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Martine McCutcheon shares her experiences of violent domestic abuse

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Martine McCutcheon recently returned to our screens as she reprised her iconic role as Love Actually’s Natalie in the Red Nose Day sequel.

Yesterday, however, she sat down on ITV’s Loose Women to broach a far more serious topic: domestic abuse.

Read more: Abuse isn’t always physical – so says the law

After learning that Spice Girls star Mel B had filed a restraining order against her estranged husband Stephen Belafonte after 10 years of alleged abuse, McCutcheon responded: “It could happen to anyone.”

She then went on to explain that she and her mother, Jenny Tomlin, experienced abuse at the hands of her father – and the 40-year-old stressed that it took them nine years to escape him.

“My mum was a career woman, very educated, and even though she made the choice to get away from my dad, it took years,” she said. “It took nine years.”

Martine McCutcheon and her mother, Jenny Tomlin: 1997

Martine McCutcheon and her mother, Jenny Tomlin: 1997

McCutcheon went on to reveal that her mother was forced to install panic buttons after her father, Thomas Hemmings, refused to leave them alone.

“We had panic buttons,” she said. “In the end, I would call the police when I was four years old and they would keep me on the phone while what was going on was going on downstairs.

“And guess what? By the time the police arrived, it ‘hadn’t happened’, so they couldn’t convict him of anything.”

McCutcheon added: “We'd move around the country and he'd always manage to find us.

“Men use children as a weapon and they know it's going to hurt you.”

Read more: How a PTSD survivor came to be one of the greatest feminist superheroes of our time

The actor and musician went on to praise her mother’s bravery, saying: “My mum was so strong and brave.

“It’s a really scary decision to make [to leave someone], but women are dying of domestic abuse every week. They have to have a plan. These men are bullies and they’re obsessed.

“It’s all a calculated move.”

It is not the first time that McCutcheon has opened up about her traumatic childhood.

Speaking on Loose Women in 2016, she recalled an incident where she had been threatened by her father, saying: “He threatened me, he threatened my mum. He threatened to drop me over a balcony of our flats, we lived in like a Peabody Estate in East London, and he threatened to drop me over if she didn’t do what he wanted her to do when he was high as a kite one day.”

She added that her parents had fallen for each other “like two damaged souls”, saying: “My mum mistook his obsession for love, drugs and drink were involved with him and he would do the most terrible things and he wouldn't remember what he had done.”

Read more: Fearne Cotton opens up about emotional abuse in letter to her daughter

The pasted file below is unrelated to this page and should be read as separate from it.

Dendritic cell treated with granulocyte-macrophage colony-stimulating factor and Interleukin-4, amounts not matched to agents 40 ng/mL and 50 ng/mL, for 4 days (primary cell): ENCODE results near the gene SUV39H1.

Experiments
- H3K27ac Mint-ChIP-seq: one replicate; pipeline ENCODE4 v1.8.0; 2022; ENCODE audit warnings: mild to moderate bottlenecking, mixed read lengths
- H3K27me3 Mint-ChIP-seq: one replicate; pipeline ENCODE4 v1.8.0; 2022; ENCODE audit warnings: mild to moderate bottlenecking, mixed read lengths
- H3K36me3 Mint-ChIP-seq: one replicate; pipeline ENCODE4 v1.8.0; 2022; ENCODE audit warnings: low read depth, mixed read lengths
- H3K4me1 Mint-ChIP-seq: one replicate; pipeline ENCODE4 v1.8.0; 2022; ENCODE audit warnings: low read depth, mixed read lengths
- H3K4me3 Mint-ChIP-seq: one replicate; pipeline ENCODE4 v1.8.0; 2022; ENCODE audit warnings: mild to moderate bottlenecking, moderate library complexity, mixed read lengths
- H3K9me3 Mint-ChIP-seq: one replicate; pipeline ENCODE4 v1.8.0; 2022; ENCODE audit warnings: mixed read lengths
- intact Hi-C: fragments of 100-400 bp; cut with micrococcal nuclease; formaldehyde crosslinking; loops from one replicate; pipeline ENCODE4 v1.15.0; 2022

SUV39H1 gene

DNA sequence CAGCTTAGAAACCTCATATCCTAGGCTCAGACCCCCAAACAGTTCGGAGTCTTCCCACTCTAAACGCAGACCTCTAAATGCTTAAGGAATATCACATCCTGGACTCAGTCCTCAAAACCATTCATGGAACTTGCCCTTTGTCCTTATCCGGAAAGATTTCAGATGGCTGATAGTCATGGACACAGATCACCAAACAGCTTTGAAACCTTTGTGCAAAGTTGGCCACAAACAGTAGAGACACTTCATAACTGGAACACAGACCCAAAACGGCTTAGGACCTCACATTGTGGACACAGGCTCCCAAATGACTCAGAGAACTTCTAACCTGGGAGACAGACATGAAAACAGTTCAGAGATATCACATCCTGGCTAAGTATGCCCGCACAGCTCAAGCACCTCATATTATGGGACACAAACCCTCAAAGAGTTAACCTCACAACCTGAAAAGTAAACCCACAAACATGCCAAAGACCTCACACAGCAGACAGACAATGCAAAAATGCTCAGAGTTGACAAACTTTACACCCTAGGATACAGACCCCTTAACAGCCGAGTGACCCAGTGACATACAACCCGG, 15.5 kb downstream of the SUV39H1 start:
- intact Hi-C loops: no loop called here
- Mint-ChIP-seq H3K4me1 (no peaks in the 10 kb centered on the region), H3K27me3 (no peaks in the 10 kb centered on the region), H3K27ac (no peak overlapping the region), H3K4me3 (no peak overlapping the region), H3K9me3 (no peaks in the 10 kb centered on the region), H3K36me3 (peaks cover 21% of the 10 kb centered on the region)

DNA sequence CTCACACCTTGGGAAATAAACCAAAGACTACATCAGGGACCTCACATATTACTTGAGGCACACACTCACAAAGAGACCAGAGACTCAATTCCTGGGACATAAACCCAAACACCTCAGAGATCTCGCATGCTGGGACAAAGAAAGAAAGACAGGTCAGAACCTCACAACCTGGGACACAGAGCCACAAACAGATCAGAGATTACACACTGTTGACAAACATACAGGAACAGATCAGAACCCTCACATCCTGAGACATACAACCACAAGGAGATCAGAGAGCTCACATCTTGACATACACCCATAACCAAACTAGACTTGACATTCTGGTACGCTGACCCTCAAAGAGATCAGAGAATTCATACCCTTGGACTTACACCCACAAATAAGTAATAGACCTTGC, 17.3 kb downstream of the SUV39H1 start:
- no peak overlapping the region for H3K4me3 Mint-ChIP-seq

McCutcheon continued: “When I was nine years old, I went to the Old Bailey and I spoke to the judge about what happened to me, what happened to my mum and an injunction was put against him and he wasn’t allowed obviously within a certain radius of me and my mum until I was 18.”

The former EastEnders star urged viewers watching not to sit in silence if any of the discussion was familiar to them – and said that she hoped her admission would encourage others to seek help.

“If anybody is going through this at home, talk to somebody, talk to a teacher, talk to a friend, you shouldn’t be living in fear and you haven't done anything wrong.”

Martine McCutcheon shared her story in a bid to raise awareness of abuse

Martine McCutcheon shared her story in a bid to raise awareness of abuse

It can be difficult for many people trapped in toxic and abusive relationships to spot the warning signs.

These can include (but are not limited to) the following:

  • Your partner constantly criticises, humiliates or belittles you
  • Your partner checks up on you or follows you
  • Your partner tries to keep you from seeing your friends or family
  • Your partner has prevented you or made it hard for you to continue studying or going to work
  • Your partner unjustly accuses you of flirting or having affairs with others
  • Your partner has forced you to do something that you really did not want to do
  • Your partner has deliberately destroyed any of your possessions
  • You have changed your behaviour because you are afraid of what your partner might do or say to you
  • Your partner controls your finances
  • Your partner talks down to you
  • Your partner has strong opinions on what you should wear and your appearance
  • Your partner has tried to prevent you from leaving your house
  • Your partner has forced you or harassed you into performing a sexual act
  • Your partner has threatened to reveal or publish private information
  • Your partner threatens to hurt him or herself if you leave them
  • Your partner witholds medication from you
  • Your partner makes you feel guilty all the time
  • Your partner blames you for their bad moods and outbursts
  • You are afraid of your partner

If you are worried that you might be the victim of emotional abuse, it’s quite likely that you are. If these signs of an abusive relationship sound all too familiar to you, then get out of that situation as soon as possible.

Visit womensaid.org.uk or call 0808-2000 247 for more information about coercive control, domestic abuse, and the help available for those affected.

Images: Rex Features


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